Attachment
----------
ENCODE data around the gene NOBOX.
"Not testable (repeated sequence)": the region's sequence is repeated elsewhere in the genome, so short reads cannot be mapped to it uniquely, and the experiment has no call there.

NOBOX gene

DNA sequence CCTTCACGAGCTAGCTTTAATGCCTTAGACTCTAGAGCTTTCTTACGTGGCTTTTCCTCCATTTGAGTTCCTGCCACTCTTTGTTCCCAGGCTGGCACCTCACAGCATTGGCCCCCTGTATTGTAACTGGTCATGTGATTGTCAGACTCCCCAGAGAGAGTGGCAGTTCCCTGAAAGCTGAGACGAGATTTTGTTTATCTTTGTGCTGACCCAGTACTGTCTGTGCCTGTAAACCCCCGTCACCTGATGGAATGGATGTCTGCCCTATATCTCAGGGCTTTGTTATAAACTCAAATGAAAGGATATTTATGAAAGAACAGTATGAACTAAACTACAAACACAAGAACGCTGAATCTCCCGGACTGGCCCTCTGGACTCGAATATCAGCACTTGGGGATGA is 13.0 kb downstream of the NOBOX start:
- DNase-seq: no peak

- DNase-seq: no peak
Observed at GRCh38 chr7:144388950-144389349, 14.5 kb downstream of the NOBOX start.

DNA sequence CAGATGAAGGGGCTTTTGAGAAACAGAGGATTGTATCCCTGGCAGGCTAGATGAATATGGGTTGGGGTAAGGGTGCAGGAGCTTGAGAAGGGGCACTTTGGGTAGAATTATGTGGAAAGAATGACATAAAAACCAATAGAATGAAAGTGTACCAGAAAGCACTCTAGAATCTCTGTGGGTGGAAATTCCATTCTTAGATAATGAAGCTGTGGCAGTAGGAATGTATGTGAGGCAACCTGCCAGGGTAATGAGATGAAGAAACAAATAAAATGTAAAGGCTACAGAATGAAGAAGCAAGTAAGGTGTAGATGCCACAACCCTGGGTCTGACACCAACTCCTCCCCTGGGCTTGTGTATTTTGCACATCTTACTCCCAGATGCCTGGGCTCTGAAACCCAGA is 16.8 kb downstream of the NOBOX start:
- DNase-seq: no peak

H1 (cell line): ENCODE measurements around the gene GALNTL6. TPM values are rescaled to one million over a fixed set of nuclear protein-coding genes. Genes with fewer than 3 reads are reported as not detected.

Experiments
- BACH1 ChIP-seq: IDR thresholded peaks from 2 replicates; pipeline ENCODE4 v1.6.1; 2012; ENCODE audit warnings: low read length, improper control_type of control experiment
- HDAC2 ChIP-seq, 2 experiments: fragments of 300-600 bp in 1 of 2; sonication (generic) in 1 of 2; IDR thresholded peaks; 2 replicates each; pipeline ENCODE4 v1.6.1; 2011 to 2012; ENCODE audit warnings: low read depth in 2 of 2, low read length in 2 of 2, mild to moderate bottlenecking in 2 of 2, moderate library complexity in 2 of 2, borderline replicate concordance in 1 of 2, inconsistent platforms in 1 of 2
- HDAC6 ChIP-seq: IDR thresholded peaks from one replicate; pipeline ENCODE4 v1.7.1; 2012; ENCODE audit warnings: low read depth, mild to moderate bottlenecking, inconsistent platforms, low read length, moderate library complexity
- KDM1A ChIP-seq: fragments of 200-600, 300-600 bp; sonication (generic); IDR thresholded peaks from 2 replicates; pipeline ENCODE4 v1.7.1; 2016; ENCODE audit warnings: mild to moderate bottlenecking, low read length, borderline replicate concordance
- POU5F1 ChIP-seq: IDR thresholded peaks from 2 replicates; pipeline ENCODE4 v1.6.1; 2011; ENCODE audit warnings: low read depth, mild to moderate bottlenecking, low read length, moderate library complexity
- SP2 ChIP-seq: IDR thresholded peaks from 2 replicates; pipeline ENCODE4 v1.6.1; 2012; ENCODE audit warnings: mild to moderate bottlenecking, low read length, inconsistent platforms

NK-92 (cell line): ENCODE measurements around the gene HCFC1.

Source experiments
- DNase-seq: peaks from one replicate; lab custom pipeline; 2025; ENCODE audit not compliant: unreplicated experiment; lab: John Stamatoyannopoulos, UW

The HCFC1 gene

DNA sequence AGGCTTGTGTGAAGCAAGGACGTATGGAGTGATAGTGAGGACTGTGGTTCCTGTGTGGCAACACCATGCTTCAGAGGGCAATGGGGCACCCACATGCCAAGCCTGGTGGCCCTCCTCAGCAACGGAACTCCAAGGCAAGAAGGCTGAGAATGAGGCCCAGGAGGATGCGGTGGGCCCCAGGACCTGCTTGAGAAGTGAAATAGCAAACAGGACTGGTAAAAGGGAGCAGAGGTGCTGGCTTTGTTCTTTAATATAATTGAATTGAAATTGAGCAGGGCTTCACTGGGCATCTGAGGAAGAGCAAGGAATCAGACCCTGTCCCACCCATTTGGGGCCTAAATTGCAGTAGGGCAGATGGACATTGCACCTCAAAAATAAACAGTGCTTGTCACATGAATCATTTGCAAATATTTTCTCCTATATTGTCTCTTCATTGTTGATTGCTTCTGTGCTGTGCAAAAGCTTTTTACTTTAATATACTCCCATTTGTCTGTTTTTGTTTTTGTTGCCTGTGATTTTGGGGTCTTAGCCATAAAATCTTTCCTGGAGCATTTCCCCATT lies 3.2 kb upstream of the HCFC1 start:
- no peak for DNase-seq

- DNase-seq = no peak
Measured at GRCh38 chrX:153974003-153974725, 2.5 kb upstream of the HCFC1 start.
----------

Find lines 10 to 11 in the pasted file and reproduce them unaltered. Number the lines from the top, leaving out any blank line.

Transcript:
H1 (cell line): ENCODE measurements around the gene GALNTL6. TPM values are rescaled to one million over a fixed set of nuclear protein-coding genes. Genes with fewer than 3 reads are reported as not detected.

Experiments